The role of endogenous strigolactones and their interaction with ABA during the infection process of the parasitic weed Phelipanche ramosa in tomato plants

Xi Cheng, Kristýna Floková, Harro Bouwmeester, Carolien Ruyter-Spira*

*Corresponding author for this work

Research output: Contribution to journalArticleAcademicpeer-review

7 Citations (Scopus)

Abstract

The root parasitic plant species Phelipanche ramosa, branched broomrape, causes severe damage to economically important crops such as tomato. Its seed germination is triggered by host-derived signals upon which it invades the host root. In tomato, strigolactones (SLs) are the main germination stimulants for P. ramosa. Therefore, the development of low SL-producing lines may be an approach to combat the parasitic weed problem. However, since SLs are also a plant hormone controlling many aspects of plant development, SL deficiency may also have an effect on post-germination stages of the infection process, during the parasite-host interaction. In this study, we show that SL-deficient tomato plants (Solanum lycopersicum; SlCCD8 RNAi lines), infected with pre-germinated P. ramosa seeds, display an increased infection level and faster development of the parasite, which suggests a positive role for SLs in the host defense against parasitic plant invasion. Furthermore, we show that SL-deficient tomato plants lose their characteristic SL-deficient phenotype during an infection with P. ramosa through a reduction in the number of internodes and the number and length of secondary branches. Infection with P. ramosa resulted in increased levels of abscisic acid (ABA) in the leaves and roots of both wild type and SL-deficient lines. Upon parasite infection, the level of the conjugate ABA-glucose ester (ABA-GE) also increased in leaves of both wild type and SL-deficient lines and in roots of one SL-deficient line. The uninfected SL-deficient lines had a higher leaf ABA-GE level than the wild type. Despite the high levels of ABA, stomatal aperture and water loss rate were not affected by parasite infection in the SL-deficient line, while in wild type tomato stomatal aperture and water loss increased upon infection. Future studies are needed to further underpin the role that SLs play in the interaction of hosts with parasitic plants and which other plant hormones interact with the SLs during this process.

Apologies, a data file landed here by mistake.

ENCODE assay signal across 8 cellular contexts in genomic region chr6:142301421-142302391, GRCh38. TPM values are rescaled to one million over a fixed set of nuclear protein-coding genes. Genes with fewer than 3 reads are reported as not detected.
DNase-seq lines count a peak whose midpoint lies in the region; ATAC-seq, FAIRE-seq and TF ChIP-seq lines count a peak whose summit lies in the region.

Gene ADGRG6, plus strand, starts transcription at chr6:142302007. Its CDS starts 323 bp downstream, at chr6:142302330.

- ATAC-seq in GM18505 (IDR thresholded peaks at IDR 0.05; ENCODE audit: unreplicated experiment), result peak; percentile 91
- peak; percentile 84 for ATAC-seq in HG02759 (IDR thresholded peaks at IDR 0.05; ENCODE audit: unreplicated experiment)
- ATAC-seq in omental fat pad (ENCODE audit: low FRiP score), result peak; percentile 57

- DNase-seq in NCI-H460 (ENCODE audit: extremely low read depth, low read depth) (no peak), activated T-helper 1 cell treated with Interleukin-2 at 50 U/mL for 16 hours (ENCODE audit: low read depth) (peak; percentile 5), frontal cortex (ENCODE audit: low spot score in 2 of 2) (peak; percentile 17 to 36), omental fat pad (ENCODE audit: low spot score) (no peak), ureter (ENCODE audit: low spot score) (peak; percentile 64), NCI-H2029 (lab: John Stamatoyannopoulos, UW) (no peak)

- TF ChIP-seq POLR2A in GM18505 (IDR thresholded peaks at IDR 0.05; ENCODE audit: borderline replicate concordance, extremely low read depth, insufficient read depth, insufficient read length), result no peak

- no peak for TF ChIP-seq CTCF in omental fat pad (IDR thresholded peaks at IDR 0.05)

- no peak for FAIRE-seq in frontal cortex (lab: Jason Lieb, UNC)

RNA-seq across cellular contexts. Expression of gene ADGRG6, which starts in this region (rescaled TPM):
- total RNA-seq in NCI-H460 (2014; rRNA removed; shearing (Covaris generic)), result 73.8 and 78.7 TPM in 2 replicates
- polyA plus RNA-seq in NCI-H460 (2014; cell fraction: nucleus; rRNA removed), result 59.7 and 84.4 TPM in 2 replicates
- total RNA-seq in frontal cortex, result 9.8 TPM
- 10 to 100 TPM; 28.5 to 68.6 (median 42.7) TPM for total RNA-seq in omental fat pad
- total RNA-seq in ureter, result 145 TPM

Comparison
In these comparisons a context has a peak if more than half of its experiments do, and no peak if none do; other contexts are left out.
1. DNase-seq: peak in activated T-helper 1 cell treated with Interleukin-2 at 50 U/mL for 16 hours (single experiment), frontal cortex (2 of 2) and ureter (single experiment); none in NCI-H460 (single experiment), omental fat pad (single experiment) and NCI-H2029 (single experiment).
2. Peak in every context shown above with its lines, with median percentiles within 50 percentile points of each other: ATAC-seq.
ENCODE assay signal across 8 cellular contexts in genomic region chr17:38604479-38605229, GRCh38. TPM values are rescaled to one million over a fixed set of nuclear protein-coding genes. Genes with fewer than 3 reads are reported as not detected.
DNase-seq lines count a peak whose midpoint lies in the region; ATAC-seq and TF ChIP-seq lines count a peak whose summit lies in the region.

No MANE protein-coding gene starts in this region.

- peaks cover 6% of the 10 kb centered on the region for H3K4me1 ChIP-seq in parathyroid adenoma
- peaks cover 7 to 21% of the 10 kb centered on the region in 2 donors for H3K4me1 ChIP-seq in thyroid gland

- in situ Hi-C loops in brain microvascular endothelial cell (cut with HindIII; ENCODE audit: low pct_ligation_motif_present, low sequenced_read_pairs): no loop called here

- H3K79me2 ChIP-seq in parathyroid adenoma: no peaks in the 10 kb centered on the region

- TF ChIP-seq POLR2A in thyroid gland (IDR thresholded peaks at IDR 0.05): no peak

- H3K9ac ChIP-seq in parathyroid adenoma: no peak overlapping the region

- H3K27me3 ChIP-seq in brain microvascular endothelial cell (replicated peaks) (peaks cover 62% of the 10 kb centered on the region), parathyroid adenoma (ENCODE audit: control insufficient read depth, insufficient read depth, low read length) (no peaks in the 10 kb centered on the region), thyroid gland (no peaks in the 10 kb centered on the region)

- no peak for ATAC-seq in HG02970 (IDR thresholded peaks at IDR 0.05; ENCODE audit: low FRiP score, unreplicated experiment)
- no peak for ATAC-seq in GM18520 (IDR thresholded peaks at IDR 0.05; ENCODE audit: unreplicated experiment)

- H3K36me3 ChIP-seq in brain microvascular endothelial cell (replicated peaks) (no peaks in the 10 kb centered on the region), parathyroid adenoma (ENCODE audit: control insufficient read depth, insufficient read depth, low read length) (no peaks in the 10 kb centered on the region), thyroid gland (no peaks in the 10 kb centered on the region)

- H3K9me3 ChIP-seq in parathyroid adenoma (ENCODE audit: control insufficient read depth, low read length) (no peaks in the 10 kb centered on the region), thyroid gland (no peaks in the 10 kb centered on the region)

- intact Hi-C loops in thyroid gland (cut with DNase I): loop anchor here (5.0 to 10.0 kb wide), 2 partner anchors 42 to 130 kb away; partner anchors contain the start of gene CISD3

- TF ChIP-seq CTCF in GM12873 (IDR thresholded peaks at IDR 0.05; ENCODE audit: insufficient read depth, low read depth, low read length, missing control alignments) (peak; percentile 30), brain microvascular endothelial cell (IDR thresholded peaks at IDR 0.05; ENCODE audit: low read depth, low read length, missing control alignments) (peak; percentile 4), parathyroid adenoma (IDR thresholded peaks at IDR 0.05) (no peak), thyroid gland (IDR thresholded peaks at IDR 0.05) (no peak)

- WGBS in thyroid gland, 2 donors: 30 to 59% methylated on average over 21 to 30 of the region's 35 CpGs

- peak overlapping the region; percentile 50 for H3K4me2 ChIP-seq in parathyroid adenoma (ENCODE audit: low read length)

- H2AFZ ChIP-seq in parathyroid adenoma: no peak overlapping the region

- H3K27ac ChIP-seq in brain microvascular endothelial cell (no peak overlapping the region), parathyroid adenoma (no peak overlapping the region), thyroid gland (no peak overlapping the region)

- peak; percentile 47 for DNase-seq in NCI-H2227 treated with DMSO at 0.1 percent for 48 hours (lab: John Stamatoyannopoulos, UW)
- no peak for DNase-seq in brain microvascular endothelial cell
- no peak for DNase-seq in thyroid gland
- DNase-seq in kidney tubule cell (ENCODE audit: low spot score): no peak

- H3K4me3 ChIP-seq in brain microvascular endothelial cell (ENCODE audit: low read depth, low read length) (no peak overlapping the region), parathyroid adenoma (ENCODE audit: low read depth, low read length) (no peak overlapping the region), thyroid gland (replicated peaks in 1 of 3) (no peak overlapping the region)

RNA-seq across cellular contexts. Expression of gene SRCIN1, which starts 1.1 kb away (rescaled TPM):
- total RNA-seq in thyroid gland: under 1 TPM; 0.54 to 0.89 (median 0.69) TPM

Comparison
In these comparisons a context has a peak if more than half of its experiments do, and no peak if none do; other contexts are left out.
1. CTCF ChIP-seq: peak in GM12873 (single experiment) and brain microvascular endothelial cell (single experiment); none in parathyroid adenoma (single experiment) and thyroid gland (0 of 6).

Original languageEnglish
Article number392
JournalFrontiers in Plant Science
Volume8
DOIs
Publication statusPublished - 2017

Keywords

  • Abscisic acid
  • Plant architecture
  • Post-attachment resistance
  • Root parasitic plant
  • Strigolactone

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